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NEW YORK — The AOL-Huffington Post combination should be completed within days rather than weeks, AOL chairman and CEO Tim Armstrong said here on Thursday.
Appearing with Arianna Huffington at paidContent’s annual media conference, he was asked in how many weeks the deal was likely to close.
“Hopefully not weeks,” Armstrong replied. Asked if it could be closed next week, he said: “Maybe.”
The merger will create about $20 million in cost synergies, Armstrong reiterated previous comments.
The best organizational structure and which content brands will survive in the case of overlaps have been a key focus in the merger integration planning, the two executives told the conference. They didn’t provide many specific results of an off-site meeting of top leaders that they said they just had. However, their approach is that the best brand should win out, Huffington said, mentioning AOL tech blog Engadget as an example.
Speaking of brands, the two were asked if the AOL brand will be revived or over-shadowed by Huffington Post. Huffington said the new partners must simply create good content to benefit the merged company and all its brands, because “what made HBO was great content,” such as the Sopranos.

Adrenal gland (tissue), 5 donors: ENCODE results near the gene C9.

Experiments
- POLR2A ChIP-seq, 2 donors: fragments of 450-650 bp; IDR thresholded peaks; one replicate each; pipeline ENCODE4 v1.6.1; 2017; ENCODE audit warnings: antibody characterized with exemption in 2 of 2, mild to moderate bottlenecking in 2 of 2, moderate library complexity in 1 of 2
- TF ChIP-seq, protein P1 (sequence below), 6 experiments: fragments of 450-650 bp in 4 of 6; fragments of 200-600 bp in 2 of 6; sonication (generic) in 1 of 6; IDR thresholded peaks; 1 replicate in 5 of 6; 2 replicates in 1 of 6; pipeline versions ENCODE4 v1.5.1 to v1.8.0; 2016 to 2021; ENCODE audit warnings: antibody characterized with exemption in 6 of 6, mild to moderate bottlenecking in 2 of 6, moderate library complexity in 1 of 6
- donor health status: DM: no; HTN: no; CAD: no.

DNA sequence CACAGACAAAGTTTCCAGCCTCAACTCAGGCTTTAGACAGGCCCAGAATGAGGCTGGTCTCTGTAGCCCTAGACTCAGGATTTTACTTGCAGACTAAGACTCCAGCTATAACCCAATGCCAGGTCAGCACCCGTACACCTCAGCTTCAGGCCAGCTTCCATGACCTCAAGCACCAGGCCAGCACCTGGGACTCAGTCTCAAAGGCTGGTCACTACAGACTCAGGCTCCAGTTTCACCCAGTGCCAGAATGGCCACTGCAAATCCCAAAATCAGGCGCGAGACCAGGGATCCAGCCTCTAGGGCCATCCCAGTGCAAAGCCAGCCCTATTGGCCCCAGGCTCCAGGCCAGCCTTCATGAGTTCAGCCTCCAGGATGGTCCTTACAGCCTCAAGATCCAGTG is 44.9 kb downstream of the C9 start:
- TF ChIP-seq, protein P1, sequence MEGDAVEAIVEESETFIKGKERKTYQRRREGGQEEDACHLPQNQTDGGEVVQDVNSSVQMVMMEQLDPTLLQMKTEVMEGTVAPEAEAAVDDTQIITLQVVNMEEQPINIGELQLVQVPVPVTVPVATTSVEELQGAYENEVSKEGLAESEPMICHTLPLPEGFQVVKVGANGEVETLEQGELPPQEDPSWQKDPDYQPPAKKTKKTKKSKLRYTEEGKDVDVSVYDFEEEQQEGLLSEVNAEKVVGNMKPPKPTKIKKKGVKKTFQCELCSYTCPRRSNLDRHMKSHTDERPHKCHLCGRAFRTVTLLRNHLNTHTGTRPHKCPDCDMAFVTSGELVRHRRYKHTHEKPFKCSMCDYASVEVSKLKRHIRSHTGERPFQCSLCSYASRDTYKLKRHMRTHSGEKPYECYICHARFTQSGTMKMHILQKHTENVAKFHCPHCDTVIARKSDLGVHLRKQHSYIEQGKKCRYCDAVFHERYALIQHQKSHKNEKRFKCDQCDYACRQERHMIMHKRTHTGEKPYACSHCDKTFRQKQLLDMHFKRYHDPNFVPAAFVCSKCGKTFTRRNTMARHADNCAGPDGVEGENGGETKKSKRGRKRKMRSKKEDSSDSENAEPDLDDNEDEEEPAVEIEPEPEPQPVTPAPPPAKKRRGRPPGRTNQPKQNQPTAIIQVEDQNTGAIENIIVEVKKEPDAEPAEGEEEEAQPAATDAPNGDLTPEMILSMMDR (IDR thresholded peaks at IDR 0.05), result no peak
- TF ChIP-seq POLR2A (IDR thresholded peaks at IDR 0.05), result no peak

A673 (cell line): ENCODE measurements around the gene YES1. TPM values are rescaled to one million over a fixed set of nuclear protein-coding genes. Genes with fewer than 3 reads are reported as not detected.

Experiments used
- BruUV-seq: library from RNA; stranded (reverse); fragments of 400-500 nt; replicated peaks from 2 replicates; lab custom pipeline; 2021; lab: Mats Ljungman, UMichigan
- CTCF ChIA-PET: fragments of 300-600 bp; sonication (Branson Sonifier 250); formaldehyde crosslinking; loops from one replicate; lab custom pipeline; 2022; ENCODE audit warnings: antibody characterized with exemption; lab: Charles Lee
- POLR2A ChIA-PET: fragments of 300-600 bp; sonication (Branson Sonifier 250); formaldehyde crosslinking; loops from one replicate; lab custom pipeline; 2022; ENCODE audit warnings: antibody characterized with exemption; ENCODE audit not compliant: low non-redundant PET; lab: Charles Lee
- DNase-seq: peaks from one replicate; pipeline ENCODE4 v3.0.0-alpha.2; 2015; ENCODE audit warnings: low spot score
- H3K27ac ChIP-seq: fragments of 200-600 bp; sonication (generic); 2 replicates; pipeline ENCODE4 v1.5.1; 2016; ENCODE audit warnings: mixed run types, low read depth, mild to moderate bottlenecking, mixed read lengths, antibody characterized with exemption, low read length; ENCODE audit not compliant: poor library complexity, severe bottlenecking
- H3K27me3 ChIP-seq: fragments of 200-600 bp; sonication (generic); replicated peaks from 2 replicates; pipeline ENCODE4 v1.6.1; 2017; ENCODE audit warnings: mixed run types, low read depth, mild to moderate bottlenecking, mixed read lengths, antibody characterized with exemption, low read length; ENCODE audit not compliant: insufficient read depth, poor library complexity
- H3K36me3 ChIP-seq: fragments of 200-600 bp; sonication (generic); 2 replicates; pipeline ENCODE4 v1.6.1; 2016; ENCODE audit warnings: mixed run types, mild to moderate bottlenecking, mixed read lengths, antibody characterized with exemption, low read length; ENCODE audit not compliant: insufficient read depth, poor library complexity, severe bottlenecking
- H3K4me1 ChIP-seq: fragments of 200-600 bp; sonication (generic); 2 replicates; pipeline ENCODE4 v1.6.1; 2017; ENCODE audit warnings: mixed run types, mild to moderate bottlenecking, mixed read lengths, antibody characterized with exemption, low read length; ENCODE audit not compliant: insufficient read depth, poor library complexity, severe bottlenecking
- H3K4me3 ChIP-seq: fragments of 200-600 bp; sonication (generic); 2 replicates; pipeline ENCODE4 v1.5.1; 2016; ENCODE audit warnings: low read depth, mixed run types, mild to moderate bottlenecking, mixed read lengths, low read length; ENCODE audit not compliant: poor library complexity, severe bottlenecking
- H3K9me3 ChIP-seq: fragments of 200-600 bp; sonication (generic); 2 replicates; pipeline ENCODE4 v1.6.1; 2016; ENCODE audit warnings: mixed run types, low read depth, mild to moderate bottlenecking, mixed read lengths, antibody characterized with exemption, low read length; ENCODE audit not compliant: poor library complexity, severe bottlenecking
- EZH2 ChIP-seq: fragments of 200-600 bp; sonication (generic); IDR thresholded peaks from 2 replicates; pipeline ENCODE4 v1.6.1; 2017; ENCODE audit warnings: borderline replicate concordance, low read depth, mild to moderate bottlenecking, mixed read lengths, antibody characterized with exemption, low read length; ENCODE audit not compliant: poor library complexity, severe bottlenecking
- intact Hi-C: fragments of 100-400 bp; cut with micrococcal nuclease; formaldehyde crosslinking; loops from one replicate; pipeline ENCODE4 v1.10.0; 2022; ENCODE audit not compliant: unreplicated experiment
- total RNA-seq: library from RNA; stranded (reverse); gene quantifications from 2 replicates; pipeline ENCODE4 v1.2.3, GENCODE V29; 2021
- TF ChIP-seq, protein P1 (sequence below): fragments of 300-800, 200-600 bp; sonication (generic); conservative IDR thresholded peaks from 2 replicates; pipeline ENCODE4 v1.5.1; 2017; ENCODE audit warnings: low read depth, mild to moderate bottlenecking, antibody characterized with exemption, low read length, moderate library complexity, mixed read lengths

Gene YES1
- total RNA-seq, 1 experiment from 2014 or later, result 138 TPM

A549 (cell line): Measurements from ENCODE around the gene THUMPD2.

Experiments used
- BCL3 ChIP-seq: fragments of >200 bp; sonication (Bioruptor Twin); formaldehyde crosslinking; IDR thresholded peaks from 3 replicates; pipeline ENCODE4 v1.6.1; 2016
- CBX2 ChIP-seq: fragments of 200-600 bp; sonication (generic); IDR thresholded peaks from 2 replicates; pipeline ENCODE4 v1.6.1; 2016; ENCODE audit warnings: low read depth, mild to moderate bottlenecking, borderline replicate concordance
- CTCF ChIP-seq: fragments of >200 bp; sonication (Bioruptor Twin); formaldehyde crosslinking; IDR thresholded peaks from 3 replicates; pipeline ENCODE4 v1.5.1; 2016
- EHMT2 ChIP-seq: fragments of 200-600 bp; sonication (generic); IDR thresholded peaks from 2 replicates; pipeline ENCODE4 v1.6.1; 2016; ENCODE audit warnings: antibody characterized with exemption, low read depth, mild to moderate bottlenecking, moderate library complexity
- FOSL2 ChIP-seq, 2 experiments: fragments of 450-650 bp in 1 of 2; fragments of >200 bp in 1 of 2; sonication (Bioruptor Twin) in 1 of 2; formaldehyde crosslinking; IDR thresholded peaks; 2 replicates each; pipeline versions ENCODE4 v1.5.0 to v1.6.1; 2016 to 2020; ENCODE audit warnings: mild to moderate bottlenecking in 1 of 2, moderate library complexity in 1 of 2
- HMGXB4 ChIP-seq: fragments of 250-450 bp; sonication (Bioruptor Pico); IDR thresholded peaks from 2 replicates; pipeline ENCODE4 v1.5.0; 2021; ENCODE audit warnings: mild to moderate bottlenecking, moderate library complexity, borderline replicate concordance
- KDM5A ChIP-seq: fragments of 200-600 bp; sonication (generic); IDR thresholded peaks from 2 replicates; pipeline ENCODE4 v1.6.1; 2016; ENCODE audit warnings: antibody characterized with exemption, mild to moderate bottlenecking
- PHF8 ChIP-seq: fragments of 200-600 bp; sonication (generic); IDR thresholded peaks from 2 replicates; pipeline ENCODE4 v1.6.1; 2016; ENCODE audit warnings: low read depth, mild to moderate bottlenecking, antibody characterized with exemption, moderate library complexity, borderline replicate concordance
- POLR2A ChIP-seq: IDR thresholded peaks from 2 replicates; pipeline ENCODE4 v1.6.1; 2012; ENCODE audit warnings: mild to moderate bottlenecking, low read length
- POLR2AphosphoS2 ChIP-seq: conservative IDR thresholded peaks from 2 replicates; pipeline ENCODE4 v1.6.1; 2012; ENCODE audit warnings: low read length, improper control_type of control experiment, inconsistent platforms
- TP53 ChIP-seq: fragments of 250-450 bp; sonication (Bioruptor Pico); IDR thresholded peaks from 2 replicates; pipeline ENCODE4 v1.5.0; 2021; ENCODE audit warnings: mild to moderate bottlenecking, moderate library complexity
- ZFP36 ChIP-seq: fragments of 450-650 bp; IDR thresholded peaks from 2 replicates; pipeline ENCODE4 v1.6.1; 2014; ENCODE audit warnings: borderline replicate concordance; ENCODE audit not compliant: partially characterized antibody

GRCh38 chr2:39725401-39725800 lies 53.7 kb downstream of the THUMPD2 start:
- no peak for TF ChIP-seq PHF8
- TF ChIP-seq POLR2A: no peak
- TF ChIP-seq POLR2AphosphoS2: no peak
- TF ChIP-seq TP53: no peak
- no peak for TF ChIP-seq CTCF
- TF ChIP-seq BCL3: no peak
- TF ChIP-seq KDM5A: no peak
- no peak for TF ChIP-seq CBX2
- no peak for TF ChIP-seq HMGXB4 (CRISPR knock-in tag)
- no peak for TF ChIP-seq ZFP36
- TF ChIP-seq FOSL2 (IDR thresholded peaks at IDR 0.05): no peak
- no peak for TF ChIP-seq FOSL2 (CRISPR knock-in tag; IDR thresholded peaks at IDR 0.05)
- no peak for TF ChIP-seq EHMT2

“We have improvements to make on the brand, but the brand is recognized and trusted,” Armstrong said, raking issue with the suggestion that the AOL brand was ailing. He went on to call it “one of the most powerful brands in the world.”
Armstrong acknowledged that the combination will lead to some staff departures and layoffs, but didn’t provide specifics. AOL in an internal memo recently announced the departure of content guru David Eun who had joined about a year ago.
Armstrong said he wants to be sensitive to layoffs, recalling that it affected his family when his father lost his job.
But there will also be staff additions, emphasized Huffington who promised “some great new hires” shortly. She then divulged that Michael Calderone, a media reporter at Yahoo and previously Politico, has signed on.
She also said there are plans to launch a new section, which she didn’t specify, soon that wasn’t planned until she found a great editor, who she also didn’t name, for it.
Huffington quipped that both companies have been so focused on the integration that she has been “violating all of my sleep rules.”
Armstrong has contributed to a positive feeling at the company, she said, mentioning that during one office visit, he wore “a sweatpants suit” by Lulu Lemon that said Huffington Post on the front and AOL on the back.
Asked why she took a reported 25 percent of her payout in the deal in AOL stock, while other founders didn’t, Huffington said she expects much upside after the deal. “Yes, I think they made a mistake,” she said about the other founders.
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